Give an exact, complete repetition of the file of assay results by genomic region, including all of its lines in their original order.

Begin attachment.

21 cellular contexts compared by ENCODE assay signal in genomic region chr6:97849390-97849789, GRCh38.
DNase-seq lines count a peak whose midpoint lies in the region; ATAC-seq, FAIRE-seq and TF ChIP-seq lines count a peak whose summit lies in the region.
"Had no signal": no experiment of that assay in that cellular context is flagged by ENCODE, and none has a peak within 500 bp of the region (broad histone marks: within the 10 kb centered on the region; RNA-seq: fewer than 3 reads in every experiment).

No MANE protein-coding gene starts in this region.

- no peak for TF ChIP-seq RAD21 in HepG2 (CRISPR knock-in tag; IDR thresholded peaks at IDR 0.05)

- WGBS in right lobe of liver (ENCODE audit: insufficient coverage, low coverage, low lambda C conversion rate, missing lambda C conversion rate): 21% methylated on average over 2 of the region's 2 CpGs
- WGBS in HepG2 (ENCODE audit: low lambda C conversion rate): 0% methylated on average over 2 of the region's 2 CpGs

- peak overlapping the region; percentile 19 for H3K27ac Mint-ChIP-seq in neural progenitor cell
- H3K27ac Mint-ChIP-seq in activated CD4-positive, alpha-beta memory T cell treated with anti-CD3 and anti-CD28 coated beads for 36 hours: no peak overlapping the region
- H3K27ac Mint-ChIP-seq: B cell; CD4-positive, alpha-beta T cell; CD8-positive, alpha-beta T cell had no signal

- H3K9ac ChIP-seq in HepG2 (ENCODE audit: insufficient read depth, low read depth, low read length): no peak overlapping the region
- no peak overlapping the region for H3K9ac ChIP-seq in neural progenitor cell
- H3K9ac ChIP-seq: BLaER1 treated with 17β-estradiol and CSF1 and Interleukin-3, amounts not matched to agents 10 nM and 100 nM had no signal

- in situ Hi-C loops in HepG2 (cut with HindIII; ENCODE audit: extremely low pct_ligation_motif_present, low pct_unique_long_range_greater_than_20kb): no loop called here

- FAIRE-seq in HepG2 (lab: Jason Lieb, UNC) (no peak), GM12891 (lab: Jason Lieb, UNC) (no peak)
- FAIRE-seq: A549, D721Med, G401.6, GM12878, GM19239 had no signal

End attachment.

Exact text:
21 cellular contexts compared by ENCODE assay signal in genomic region chr6:97849390-97849789, GRCh38.
DNase-seq lines count a peak whose midpoint lies in the region; ATAC-seq, FAIRE-seq and TF ChIP-seq lines count a peak whose summit lies in the region.
"Had no signal": no experiment of that assay in that cellular context is flagged by ENCODE, and none has a peak within 500 bp of the region (broad histone marks: within the 10 kb centered on the region; RNA-seq: fewer than 3 reads in every experiment).

No MANE protein-coding gene starts in this region.

- no peak for TF ChIP-seq RAD21 in HepG2 (CRISPR knock-in tag; IDR thresholded peaks at IDR 0.05)

- WGBS in right lobe of liver (ENCODE audit: insufficient coverage, low coverage, low lambda C conversion rate, missing lambda C conversion rate): 21% methylated on average over 2 of the region's 2 CpGs
- WGBS in HepG2 (ENCODE audit: low lambda C conversion rate): 0% methylated on average over 2 of the region's 2 CpGs

- peak overlapping the region; percentile 19 for H3K27ac Mint-ChIP-seq in neural progenitor cell
- H3K27ac Mint-ChIP-seq in activated CD4-positive, alpha-beta memory T cell treated with anti-CD3 and anti-CD28 coated beads for 36 hours: no peak overlapping the region
- H3K27ac Mint-ChIP-seq: B cell; CD4-positive, alpha-beta T cell; CD8-positive, alpha-beta T cell had no signal

- H3K9ac ChIP-seq in HepG2 (ENCODE audit: insufficient read depth, low read depth, low read length): no peak overlapping the region
- no peak overlapping the region for H3K9ac ChIP-seq in neural progenitor cell
- H3K9ac ChIP-seq: BLaER1 treated with 17β-estradiol and CSF1 and Interleukin-3, amounts not matched to agents 10 nM and 100 nM had no signal

- in situ Hi-C loops in HepG2 (cut with HindIII; ENCODE audit: extremely low pct_ligation_motif_present, low pct_unique_long_range_greater_than_20kb): no loop called here

- FAIRE-seq in HepG2 (lab: Jason Lieb, UNC) (no peak), GM12891 (lab: Jason Lieb, UNC) (no peak)
- FAIRE-seq: A549, D721Med, G401.6, GM12878, GM19239 had no signal